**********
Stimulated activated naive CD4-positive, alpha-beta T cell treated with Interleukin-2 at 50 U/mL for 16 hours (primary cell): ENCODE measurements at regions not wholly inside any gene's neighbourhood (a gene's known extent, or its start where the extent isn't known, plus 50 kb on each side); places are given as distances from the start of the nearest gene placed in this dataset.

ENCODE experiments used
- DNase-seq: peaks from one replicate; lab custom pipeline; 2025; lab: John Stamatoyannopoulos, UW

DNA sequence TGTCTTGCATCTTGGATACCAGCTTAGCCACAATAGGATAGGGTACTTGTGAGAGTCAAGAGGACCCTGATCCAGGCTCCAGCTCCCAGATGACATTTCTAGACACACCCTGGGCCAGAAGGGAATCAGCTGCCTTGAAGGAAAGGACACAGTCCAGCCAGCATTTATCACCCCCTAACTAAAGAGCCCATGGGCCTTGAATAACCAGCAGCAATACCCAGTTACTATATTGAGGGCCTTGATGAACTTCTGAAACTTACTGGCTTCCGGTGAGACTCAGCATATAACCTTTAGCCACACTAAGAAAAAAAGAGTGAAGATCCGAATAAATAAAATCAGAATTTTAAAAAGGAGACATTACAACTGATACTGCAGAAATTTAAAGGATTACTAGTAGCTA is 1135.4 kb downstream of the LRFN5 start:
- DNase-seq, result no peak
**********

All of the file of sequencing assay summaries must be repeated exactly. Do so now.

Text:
Stimulated activated naive CD4-positive, alpha-beta T cell treated with Interleukin-2 at 50 U/mL for 16 hours (primary cell): ENCODE measurements at regions not wholly inside any gene's neighbourhood (a gene's known extent, or its start where the extent isn't known, plus 50 kb on each side); places are given as distances from the start of the nearest gene placed in this dataset.

ENCODE experiments used
- DNase-seq: peaks from one replicate; lab custom pipeline; 2025; lab: John Stamatoyannopoulos, UW

DNA sequence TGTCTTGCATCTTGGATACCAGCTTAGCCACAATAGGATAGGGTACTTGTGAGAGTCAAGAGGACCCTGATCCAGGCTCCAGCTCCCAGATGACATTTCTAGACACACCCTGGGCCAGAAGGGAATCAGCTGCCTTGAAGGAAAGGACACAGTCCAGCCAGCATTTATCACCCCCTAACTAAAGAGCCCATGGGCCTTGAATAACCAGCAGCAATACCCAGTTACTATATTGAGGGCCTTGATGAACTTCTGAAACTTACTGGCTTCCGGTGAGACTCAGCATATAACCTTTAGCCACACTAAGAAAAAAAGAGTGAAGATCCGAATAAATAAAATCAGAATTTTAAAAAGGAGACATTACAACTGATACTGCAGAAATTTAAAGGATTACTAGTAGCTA is 1135.4 kb downstream of the LRFN5 start:
- DNase-seq, result no peak